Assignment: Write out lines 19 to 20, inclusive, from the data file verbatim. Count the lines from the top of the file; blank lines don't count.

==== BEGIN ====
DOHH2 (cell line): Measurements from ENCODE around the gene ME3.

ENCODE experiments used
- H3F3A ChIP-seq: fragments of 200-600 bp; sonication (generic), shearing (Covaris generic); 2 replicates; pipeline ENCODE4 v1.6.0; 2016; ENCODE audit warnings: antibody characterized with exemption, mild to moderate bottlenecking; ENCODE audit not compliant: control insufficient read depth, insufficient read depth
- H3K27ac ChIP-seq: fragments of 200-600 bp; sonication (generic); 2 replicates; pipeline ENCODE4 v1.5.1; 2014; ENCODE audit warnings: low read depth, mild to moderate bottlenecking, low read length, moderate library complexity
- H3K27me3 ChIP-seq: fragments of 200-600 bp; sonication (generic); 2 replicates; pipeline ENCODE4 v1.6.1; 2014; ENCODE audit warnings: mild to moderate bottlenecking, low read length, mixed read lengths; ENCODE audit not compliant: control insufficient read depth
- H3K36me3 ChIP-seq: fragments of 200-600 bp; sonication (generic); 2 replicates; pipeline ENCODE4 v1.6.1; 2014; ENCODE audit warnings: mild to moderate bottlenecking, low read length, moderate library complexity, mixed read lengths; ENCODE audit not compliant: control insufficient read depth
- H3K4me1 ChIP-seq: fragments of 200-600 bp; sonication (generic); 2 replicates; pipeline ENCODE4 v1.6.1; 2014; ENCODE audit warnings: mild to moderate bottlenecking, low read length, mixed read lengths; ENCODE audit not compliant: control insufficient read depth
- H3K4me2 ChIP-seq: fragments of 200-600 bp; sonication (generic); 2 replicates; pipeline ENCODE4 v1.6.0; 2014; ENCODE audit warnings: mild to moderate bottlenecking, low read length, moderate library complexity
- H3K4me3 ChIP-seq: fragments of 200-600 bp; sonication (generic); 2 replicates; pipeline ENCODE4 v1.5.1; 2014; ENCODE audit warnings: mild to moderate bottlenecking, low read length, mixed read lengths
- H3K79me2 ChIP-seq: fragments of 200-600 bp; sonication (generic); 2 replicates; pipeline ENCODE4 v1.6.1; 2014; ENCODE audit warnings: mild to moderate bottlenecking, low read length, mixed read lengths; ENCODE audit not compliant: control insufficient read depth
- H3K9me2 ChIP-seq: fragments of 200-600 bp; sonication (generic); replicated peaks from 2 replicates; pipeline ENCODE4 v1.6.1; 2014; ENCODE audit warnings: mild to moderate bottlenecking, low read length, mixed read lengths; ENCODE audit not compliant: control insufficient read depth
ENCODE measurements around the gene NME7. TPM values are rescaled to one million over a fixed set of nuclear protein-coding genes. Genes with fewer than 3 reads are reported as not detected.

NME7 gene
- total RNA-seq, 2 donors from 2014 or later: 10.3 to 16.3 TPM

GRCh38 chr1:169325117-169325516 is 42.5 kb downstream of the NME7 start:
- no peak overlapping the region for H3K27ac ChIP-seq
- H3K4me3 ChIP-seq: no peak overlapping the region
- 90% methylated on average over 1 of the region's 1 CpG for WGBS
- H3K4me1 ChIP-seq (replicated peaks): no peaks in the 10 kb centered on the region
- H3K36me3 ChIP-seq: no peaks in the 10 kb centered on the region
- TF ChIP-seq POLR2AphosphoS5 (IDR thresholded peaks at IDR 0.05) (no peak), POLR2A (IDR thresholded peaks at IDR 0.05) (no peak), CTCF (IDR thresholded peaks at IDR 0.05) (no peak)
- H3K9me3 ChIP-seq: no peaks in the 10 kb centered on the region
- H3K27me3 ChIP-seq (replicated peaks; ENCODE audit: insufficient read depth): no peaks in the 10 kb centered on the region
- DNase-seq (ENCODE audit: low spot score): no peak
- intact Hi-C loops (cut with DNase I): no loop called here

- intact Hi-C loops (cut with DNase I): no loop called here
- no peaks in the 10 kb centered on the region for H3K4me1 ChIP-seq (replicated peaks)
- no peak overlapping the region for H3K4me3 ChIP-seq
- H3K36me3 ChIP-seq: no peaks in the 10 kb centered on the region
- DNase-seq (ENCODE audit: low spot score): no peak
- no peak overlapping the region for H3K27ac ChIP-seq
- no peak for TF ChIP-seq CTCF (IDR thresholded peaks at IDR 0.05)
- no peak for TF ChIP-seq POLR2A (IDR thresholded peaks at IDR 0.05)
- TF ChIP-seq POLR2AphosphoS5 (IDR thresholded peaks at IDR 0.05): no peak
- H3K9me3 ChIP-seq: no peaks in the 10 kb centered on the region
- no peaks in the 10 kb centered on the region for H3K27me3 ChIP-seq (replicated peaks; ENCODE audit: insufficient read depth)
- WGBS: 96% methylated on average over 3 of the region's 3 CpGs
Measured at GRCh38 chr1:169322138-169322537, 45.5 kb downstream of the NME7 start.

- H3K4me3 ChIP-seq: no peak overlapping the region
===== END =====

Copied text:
- H3K4me1 ChIP-seq (replicated peaks): no peaks in the 10 kb centered on the region
- H3K36me3 ChIP-seq: no peaks in the 10 kb centered on the region